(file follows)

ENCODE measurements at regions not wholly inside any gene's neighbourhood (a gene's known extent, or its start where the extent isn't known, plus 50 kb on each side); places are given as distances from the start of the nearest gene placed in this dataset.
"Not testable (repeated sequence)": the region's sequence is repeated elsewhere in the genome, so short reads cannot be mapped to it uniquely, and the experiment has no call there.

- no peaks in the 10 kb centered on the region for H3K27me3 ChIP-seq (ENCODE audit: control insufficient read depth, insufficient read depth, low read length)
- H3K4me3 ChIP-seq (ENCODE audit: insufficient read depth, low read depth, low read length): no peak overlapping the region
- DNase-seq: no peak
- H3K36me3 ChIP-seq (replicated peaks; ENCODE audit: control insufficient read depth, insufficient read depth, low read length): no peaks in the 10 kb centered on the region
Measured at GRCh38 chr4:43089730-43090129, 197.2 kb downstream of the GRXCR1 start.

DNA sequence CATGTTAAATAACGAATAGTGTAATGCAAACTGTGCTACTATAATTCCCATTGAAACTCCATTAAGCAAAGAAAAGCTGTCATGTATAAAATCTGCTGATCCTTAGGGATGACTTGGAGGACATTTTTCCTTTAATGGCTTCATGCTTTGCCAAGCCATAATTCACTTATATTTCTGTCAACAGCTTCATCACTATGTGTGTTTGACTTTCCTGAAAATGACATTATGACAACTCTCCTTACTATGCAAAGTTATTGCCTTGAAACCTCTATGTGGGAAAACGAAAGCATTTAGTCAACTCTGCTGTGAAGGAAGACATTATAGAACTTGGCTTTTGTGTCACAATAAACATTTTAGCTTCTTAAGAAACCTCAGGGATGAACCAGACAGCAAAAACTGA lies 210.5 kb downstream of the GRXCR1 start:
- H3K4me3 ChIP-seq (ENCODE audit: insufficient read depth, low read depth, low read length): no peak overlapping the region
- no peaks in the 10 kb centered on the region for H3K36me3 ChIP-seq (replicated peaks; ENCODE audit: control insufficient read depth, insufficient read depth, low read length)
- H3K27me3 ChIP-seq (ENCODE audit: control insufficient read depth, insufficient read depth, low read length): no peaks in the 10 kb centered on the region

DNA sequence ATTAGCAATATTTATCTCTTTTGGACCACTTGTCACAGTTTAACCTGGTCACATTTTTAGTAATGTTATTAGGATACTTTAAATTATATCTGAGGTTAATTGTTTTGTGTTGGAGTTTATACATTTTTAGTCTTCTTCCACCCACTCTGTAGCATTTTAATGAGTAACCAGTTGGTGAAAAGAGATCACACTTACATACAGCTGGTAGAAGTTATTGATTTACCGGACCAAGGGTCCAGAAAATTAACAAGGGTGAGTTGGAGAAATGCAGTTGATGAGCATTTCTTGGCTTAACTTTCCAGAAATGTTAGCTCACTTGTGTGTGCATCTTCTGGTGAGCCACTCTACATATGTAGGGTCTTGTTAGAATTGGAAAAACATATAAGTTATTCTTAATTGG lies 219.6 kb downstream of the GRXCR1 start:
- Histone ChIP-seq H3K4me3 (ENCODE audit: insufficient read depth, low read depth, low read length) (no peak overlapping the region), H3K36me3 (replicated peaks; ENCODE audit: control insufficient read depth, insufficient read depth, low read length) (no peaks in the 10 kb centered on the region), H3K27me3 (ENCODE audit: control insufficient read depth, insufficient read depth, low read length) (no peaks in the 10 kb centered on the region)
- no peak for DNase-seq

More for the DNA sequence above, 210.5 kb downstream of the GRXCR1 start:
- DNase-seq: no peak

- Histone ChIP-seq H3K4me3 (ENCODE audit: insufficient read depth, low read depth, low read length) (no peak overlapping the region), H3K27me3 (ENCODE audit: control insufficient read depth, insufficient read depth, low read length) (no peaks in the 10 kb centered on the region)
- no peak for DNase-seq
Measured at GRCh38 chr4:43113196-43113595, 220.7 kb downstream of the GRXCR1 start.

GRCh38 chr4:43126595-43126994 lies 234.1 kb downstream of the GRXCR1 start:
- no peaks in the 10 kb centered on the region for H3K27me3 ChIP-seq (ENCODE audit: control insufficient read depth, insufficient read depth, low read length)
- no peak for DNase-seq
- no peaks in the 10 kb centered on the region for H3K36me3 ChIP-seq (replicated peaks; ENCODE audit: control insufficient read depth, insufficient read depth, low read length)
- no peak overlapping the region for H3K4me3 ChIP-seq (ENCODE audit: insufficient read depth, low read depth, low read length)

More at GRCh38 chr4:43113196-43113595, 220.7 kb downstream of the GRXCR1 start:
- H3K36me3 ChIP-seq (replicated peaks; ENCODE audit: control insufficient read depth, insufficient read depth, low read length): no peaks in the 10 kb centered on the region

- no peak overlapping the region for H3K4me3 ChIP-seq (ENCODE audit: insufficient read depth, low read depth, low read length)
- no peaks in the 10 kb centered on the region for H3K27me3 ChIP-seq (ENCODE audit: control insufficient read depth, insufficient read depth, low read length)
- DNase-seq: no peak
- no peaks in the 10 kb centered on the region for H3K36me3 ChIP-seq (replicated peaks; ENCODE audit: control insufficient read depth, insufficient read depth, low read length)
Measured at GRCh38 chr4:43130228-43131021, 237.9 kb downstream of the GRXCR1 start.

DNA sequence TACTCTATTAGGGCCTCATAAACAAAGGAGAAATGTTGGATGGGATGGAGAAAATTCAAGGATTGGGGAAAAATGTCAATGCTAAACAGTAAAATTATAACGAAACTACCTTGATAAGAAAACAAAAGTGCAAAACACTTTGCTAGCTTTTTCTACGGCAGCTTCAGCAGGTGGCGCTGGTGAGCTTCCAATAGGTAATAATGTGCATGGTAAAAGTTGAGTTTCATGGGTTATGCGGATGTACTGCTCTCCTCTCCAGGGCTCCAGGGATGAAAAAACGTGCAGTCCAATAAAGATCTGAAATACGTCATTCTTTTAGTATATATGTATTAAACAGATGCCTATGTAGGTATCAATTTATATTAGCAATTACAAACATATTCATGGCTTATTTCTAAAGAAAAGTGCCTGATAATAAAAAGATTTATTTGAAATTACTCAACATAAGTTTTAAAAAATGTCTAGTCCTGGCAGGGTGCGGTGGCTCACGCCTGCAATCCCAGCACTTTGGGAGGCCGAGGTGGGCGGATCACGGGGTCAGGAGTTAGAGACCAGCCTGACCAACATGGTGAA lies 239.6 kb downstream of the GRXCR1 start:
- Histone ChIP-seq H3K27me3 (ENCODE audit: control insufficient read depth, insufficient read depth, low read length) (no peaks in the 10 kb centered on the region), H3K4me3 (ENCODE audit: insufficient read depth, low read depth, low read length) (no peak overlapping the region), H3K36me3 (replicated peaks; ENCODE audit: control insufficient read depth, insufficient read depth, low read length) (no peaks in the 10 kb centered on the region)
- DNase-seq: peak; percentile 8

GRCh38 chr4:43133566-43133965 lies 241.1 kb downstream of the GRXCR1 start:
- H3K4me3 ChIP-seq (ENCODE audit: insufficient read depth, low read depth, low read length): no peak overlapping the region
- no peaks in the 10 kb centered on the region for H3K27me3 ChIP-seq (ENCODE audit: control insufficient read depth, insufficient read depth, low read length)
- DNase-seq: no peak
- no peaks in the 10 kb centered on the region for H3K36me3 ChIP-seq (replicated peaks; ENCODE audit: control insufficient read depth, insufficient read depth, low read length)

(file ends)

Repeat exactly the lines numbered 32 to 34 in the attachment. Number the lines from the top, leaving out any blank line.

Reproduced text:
DNA sequence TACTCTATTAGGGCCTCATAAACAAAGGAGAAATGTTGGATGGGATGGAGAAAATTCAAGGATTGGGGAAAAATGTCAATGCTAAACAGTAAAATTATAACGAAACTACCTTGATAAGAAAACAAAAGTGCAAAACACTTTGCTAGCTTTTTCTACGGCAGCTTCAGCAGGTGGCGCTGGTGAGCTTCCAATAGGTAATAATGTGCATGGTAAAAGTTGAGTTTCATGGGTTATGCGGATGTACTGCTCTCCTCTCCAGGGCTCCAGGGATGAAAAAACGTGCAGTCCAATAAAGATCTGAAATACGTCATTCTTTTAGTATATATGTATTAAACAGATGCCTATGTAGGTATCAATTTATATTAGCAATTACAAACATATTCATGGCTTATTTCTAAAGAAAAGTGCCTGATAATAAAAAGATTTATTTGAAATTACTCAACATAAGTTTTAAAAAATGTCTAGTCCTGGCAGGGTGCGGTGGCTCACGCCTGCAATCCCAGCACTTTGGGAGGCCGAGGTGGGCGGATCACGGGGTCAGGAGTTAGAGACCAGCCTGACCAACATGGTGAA lies 239.6 kb downstream of the GRXCR1 start:
- Histone ChIP-seq H3K27me3 (ENCODE audit: control insufficient read depth, insufficient read depth, low read length) (no peaks in the 10 kb centered on the region), H3K4me3 (ENCODE audit: insufficient read depth, low read depth, low read length) (no peak overlapping the region), H3K36me3 (replicated peaks; ENCODE audit: control insufficient read depth, insufficient read depth, low read length) (no peaks in the 10 kb centered on the region)
- DNase-seq: peak; percentile 8